Tungurahua obscured by clouds
(One sour note – During the trip, Novena heard “scuttling around” noises coming from the luggage bin underneath the bus. When they got to Baños, she discovered her camera and some cash missing from her suitcase stored there. They filed a complaint with the bus line, but not expecting much response from them, since it likely was an “inside” job if it was stolen by someone with access to the luggage compartment…Hard lesson learned…
We ended up heading back south, towards Guayaquil, and by the time we confirmed this mistake (on the outskirts of Guayaquil) we had no choice but to push back north from there, through Babahoyo, San Miguel and ended up in Guaranda just as it was getting dark and checked into a budget hotel there.
|The town square of Guaranda was|
brilliantly blazing with holiday lights, and
reminded me of KC "Plaza Lights"
|Town square of Guaranda in daylight.|
The four of us opted for the back road, though we knew it would take more time. We tremendously enjoyed that drive through a number of indigenous villages along the way, and got into Baños by early afternoon.
|This view of Chimborazo seen along|
the "old" route we chose..
|One view from the 4th level balcony|
from Hotel Eruption.
A few tables and chairs added to that
terrace would be a good addition.
We stayed at the budget Hostel Erupción, located adjacent to the main plaza in town, and met up with Bob and Novena there.
|Cuy served here.|
Why am I reminded of the old
"Hamster Dance" tune?
"Hamster Dance" - thanks/courtesy to you guys who came up with it...Has always made my day.
Something about Baños at night seemed reminiscent of New Orleans in a way – a “quaint” Bourbon street vibe, I thought.
|Photo - Courtesy of Novena|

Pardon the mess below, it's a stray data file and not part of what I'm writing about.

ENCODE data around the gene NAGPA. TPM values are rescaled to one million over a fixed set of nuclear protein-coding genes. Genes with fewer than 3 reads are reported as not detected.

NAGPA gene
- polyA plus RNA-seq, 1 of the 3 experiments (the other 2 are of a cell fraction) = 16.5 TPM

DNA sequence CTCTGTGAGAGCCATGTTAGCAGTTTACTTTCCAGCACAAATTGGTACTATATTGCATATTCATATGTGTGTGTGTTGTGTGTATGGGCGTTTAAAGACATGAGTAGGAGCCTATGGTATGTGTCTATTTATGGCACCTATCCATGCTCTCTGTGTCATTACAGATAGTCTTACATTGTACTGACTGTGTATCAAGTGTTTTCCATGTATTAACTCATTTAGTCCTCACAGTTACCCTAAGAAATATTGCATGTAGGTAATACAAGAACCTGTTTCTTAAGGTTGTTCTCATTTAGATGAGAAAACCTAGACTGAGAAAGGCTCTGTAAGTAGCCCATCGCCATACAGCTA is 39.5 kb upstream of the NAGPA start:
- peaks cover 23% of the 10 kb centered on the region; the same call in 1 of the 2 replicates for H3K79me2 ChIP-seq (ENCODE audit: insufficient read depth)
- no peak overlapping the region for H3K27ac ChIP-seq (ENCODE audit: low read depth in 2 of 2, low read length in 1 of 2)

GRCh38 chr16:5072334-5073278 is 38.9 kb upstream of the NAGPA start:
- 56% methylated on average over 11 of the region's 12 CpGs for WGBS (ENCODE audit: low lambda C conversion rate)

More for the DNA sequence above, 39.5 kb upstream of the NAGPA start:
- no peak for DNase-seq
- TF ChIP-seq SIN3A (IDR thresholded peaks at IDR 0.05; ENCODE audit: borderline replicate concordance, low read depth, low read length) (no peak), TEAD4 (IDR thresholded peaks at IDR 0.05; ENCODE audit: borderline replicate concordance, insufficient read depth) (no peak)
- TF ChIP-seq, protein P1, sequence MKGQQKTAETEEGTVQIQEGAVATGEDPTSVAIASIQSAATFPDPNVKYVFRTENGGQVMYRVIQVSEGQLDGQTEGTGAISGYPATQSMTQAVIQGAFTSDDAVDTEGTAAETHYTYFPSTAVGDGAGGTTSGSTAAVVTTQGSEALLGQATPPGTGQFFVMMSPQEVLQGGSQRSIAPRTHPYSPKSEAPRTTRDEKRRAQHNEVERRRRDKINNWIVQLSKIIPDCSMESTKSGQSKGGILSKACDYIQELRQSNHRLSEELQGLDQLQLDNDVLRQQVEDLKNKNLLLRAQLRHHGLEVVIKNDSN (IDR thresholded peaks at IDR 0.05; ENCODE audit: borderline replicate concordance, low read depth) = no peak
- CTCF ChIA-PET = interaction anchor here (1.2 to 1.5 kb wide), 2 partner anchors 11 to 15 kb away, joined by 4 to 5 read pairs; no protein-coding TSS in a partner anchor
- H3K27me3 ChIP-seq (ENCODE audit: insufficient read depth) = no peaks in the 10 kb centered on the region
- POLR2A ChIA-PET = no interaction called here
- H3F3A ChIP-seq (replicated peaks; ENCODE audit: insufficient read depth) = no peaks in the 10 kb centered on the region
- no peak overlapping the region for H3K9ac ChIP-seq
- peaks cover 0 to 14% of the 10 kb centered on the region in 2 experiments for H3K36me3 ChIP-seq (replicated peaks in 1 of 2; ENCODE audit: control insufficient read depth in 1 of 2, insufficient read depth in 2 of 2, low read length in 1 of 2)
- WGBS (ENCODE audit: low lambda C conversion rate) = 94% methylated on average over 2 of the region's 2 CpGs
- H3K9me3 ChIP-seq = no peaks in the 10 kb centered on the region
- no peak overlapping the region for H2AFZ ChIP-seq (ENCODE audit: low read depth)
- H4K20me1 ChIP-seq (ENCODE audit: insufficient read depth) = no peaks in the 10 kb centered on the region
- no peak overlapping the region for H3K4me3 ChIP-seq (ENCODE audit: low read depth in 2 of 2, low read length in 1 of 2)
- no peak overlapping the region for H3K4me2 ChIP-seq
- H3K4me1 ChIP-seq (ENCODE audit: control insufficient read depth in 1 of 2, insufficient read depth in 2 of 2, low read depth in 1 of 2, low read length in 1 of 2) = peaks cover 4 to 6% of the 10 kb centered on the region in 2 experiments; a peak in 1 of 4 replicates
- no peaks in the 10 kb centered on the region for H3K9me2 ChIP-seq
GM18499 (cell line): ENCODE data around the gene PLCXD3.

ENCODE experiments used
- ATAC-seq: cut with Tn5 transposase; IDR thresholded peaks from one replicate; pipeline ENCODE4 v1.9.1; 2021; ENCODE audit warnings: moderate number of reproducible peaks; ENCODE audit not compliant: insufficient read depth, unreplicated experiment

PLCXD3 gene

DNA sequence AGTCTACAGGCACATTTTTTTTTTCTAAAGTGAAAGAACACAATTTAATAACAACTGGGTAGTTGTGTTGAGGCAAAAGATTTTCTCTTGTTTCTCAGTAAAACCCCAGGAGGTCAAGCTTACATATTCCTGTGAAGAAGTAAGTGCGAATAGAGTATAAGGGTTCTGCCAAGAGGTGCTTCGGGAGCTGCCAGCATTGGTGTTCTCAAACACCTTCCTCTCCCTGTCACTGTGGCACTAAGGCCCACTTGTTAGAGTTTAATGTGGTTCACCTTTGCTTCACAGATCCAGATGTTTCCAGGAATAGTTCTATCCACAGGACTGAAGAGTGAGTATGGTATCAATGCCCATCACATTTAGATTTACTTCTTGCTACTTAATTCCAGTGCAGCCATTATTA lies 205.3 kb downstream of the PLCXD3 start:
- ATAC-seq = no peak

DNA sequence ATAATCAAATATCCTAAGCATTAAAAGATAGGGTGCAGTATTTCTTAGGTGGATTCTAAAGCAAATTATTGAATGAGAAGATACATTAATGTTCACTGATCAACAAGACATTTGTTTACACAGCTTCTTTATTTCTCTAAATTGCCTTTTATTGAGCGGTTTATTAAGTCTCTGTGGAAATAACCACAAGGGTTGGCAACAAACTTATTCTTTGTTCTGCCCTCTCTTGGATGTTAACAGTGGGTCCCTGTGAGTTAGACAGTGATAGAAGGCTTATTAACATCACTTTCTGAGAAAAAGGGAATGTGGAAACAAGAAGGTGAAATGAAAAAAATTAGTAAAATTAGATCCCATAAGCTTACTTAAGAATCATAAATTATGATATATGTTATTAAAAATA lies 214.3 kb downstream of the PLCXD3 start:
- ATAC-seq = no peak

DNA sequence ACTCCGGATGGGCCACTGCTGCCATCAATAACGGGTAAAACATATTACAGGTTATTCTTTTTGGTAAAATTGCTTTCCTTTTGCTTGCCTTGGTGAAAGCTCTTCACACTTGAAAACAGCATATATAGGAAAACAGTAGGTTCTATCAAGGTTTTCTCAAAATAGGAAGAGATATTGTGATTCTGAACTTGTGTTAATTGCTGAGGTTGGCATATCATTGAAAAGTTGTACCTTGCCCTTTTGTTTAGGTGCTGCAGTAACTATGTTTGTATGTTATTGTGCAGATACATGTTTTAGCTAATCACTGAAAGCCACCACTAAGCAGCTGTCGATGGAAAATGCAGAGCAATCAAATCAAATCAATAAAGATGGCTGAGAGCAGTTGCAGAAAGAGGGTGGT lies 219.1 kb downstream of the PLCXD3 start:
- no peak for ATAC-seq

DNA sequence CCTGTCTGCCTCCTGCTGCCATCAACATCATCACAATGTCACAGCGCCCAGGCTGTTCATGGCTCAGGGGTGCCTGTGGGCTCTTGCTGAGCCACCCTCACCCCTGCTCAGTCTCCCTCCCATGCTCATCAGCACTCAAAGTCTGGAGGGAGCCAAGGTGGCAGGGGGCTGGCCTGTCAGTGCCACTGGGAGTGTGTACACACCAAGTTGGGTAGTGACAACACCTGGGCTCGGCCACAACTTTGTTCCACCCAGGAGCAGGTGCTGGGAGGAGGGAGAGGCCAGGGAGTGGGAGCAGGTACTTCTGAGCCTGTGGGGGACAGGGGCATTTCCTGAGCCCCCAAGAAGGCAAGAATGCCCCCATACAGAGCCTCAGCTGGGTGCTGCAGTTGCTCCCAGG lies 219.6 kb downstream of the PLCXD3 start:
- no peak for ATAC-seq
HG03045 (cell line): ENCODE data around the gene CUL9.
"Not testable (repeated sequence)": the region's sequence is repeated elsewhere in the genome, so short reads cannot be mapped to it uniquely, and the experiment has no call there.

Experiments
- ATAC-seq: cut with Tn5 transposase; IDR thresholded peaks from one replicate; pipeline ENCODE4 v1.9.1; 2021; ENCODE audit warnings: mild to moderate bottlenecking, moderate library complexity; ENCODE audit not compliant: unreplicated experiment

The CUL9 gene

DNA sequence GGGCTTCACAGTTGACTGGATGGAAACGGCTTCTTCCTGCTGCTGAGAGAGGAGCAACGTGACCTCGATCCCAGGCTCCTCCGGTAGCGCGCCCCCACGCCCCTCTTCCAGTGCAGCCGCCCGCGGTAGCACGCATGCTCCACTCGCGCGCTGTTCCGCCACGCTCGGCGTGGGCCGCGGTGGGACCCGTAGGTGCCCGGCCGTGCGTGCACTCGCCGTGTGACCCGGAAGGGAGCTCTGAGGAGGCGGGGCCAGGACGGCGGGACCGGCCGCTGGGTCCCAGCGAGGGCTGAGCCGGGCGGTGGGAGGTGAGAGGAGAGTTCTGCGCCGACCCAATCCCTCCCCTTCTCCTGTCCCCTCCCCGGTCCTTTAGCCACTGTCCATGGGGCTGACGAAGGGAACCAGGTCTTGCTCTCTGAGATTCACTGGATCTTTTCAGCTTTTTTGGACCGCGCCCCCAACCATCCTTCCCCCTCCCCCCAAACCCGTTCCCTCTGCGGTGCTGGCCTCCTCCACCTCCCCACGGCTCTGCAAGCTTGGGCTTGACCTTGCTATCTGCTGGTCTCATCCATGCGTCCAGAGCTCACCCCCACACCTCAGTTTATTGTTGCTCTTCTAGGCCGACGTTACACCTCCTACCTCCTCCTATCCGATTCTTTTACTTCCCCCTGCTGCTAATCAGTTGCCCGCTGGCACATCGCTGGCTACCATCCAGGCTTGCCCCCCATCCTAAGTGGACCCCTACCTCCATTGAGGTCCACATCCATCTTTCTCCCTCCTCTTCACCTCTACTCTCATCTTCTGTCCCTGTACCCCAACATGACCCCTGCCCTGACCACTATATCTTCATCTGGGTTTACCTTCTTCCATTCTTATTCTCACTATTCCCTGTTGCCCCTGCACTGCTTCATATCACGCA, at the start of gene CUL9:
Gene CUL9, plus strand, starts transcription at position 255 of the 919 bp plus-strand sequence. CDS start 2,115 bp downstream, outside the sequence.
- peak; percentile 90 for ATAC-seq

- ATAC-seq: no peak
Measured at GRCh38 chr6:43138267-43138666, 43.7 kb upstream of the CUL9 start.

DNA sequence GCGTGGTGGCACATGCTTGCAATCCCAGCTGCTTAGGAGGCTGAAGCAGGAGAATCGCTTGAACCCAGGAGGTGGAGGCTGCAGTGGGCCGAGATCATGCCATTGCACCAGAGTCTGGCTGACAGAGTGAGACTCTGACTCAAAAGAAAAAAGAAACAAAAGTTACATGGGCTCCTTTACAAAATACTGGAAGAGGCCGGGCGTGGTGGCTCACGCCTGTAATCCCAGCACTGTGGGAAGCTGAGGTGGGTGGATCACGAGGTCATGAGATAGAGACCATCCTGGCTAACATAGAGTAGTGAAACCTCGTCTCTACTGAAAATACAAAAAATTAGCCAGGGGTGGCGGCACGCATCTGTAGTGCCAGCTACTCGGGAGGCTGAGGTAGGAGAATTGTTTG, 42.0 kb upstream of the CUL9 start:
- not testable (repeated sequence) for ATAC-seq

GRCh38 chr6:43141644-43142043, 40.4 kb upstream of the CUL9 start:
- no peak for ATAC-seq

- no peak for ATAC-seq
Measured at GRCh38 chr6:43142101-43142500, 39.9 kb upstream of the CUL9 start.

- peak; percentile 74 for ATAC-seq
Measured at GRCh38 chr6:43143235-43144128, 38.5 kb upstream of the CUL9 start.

On Sunday morning, we all went on a 4-hr double-decker bus tour that featured the area cascadas (waterfalls) and a pass by of Tungurahua Volcano. Tungurahua is somewhat currently active now, but not enough to be afraid of visiting this town, and there are several hills and valleys that protect Baños from lava flows.
We bought our tickets from one of them – the day before - cost of $6 each, and make a beeline for stairway to top of bus as soon as you get on. May or may not be crowded on top.
This tour also basically turns around after passing the volcano, towards some of the best waterfalls in other direction, and heads down the "old road" to Rio Blanco, the "gateway" to the Amazon rain forest of Ecuador.
Along this route is also the best and longest zip line in Ecuador.
On bucket list for next trip here.
|One of the tunnels we went through towards|
the best known waterfalls.
|The original old road/gateway between Baños and|
the Amazon rain forest in Ecuador.
Once considered the most perilous road in Ecuador,
has since been improved (in the last 7 years or so)
with pavement and guard-rails.
|Standing underneath the|
"Puertos del Cielo"
(Doors of Heaven)
|Especially enjoyed the Pailón
The "Devil's Caldron" Waterfall.
On that day from rope-swing bridge.
What a blessing to see the Almighty
show up with
this rainbow of promise.
|"Do one thing a day that scares you"|
After we got back, we went in different directions for the rest of the afternoon.
And so glad I did it!
That bus ride was not very comfortable (said by me, who instantly falls asleep on virtually any moving vehicle… the KC Chiefs could hold football practice in my bedroom at night, and I wouldn’t rouse).
|A delightful scene I came across:|
on my way back to taxi after